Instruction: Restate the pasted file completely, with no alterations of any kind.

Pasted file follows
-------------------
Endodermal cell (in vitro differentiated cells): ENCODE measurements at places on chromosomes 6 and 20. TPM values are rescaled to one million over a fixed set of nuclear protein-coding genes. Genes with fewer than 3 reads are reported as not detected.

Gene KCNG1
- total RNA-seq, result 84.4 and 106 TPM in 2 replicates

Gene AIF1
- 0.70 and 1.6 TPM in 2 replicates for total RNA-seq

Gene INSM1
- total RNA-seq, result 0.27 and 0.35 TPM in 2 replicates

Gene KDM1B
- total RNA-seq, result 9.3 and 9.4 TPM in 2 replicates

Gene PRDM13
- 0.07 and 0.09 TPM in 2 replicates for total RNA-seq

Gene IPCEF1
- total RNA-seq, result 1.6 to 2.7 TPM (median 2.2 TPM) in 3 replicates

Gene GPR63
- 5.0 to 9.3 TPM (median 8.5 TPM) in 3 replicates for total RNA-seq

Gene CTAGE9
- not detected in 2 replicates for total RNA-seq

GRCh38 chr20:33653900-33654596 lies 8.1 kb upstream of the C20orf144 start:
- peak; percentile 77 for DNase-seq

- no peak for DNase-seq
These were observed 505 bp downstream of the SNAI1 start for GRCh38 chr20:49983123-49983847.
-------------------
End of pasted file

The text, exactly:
Endodermal cell (in vitro differentiated cells): ENCODE measurements at places on chromosomes 6 and 20. TPM values are rescaled to one million over a fixed set of nuclear protein-coding genes. Genes with fewer than 3 reads are reported as not detected.

Gene KCNG1
- total RNA-seq, result 84.4 and 106 TPM in 2 replicates

Gene AIF1
- 0.70 and 1.6 TPM in 2 replicates for total RNA-seq

Gene INSM1
- total RNA-seq, result 0.27 and 0.35 TPM in 2 replicates

Gene KDM1B
- total RNA-seq, result 9.3 and 9.4 TPM in 2 replicates

Gene PRDM13
- 0.07 and 0.09 TPM in 2 replicates for total RNA-seq

Gene IPCEF1
- total RNA-seq, result 1.6 to 2.7 TPM (median 2.2 TPM) in 3 replicates

Gene GPR63
- 5.0 to 9.3 TPM (median 8.5 TPM) in 3 replicates for total RNA-seq

Gene CTAGE9
- not detected in 2 replicates for total RNA-seq

GRCh38 chr20:33653900-33654596 lies 8.1 kb upstream of the C20orf144 start:
- peak; percentile 77 for DNase-seq

- no peak for DNase-seq
These were observed 505 bp downstream of the SNAI1 start for GRCh38 chr20:49983123-49983847.